Although the majority of Djinns may be subpar, Mirage Block’s Efreets are something else entirely. Burning Palm Efreet is the height of Red anti-Flying tech, and Wildfire Efreet is, possibly excepting Mountain Yeti, the best Red creature with Protection from White in the game. In the Gold category is Frenetic Efreet, a flyer which will survive lethal damage half of the time. Still, so long as you’re already playing with Islands, you’d be better off with Cloud Elemental or Blue’s powerful Rainbow and Shimmering Efreets.

Distant relatives of Efreets and Djinns are Spirits, now in the Champions of Kamigawa limelight. None of the Mirage Block Spirits are unplayable, but some stand out more than others. Bogardan Firefiend would fit nicely in many of the new B/R Spiritcraft decks, and although it couldn’t be said that the counter-intuitive Discordant Spirit could fit nicely, it could, at least, fit. Assuming some method of pumping its toughness or removing counters, Harbinger of Night is fiendish for Control. Trickier to figure out is the potentially mighty Liege of the Hollows (the first Magic card to produce Squirrel tokens). Also, although not technically a Spirit, Spirit of the Night is one of Mirage’s most famous cards and is the precursor to Scion of Darkness. By sacrificing Urborg Panther, Breathstealer, and Feral Shadow, Spirit of the Night can be brought into play as early as turn 5 with no mana acceleration. Incidentally, even if Breathstealer isn’t the best card this side of the Mississippi, it has an awfully nice house: If you dislike playing with creatures, Breathstealer’s Crypt can be gruesome against opposing aggressive decks and ensures that you’ll never face more creatures than your removal can handle. Also, pairing this enchantment with the usually sub-par Megrim makes the Draw Step a lose-lose situation for most opponents.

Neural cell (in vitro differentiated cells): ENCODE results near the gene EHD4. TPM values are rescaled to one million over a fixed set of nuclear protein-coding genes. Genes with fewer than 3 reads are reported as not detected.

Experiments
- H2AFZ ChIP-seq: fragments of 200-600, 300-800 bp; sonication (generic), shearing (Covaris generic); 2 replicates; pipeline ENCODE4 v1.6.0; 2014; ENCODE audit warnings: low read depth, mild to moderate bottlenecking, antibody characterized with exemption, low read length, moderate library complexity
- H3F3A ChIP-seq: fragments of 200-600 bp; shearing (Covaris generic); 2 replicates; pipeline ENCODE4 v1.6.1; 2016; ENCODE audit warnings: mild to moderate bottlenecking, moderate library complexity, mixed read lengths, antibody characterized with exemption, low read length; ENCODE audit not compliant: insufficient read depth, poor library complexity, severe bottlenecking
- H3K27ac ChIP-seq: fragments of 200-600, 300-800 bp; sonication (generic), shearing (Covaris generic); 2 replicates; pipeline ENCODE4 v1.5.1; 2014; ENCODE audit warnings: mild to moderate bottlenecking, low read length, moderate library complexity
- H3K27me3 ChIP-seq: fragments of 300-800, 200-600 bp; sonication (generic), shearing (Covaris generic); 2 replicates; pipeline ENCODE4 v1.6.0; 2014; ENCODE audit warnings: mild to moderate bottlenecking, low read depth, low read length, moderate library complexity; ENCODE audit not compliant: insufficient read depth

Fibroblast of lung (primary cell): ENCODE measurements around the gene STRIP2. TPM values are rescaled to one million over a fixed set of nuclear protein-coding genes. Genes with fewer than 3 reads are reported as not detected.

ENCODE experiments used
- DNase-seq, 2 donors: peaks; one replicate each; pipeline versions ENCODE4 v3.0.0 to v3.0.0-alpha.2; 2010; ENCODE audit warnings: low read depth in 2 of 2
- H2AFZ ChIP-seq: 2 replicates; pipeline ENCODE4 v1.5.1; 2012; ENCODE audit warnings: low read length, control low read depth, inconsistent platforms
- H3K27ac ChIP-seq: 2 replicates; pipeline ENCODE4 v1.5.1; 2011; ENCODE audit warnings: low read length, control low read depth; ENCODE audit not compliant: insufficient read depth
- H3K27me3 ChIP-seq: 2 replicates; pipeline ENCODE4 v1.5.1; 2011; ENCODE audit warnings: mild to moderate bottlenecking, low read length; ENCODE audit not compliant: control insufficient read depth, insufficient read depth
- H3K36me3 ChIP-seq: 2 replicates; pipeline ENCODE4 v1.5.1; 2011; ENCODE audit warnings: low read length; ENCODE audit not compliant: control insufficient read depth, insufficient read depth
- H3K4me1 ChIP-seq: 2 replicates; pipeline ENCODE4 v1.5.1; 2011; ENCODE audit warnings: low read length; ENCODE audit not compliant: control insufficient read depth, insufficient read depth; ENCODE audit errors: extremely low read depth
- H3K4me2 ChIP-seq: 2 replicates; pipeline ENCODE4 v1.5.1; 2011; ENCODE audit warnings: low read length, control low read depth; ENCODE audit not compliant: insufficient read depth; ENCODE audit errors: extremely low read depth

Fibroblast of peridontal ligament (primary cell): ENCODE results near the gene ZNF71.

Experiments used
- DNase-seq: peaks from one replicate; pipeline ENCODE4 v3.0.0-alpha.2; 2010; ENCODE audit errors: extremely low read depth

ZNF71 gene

Of all the great enchantments in Mirage, however, the best loved is surely Tombstone Stairwell. Tombstone Stairwell has always been good for a laugh, but recent sets have given it some new polish. For example, look at the following:

G/B Zombie Tombstone

4 Diligent Farmhand

4 Spore Frog

4 Heart Warden

4 Sakura-Tribe Elder

2 Apprentice Necromancer

4 Withered Wretch

2 Darkwatch Elves

4 Fecundity

2 Dross Harvester

4 Tombstone Stairwell

4 Vengeful Dead

12 Forest

10 Swamp

Although Tombstone Stairwell’s effect is symmetrical, there any number of ways of breaking this symmetry. This deck has 20 creature cards that will go to the cemetery without having to be asked twice, so your graveyard should always be well-stocked. When these creatures die, they’ll often set-off Fecundity. Furthermore, because you’re Tombstone Stairwell’s controller, you’re also the owner of your opponent’s Zombie tokens, and when these tokens die, they’ll be hitting your graveyard and netting you cards. Dross Harvester, meanwhile can gain you so much life that you won’t even feel those opposing Zombies munching on you, and Vengeful Dead is the perfect finisher against all of those Worship-heads out there.

Whereas the previous deck was based around a lot of little combos and was suitable (with some tweaks) for multiplayer, the following concoction aims to make of the most of Champions of Kamigawa’s Iname, Death Aspect:

W/B Spirit Tombstone

4 Lantern Kami

4 Enlightened Tutor

2 Kami of Ancient Law

4 Thrull Surgeon

3 Ghostly Prison

4 Tombstone Stairwell

4 Windborn Muse

1 Karmic Guide

4 Iname, Death Aspect

2 Twisted Abomination

4 Eternal Dragon

12 Plains

12 Swamp

And if you think that’s fun, just wait until the next article.


-Adam Grydehøj

[email protected]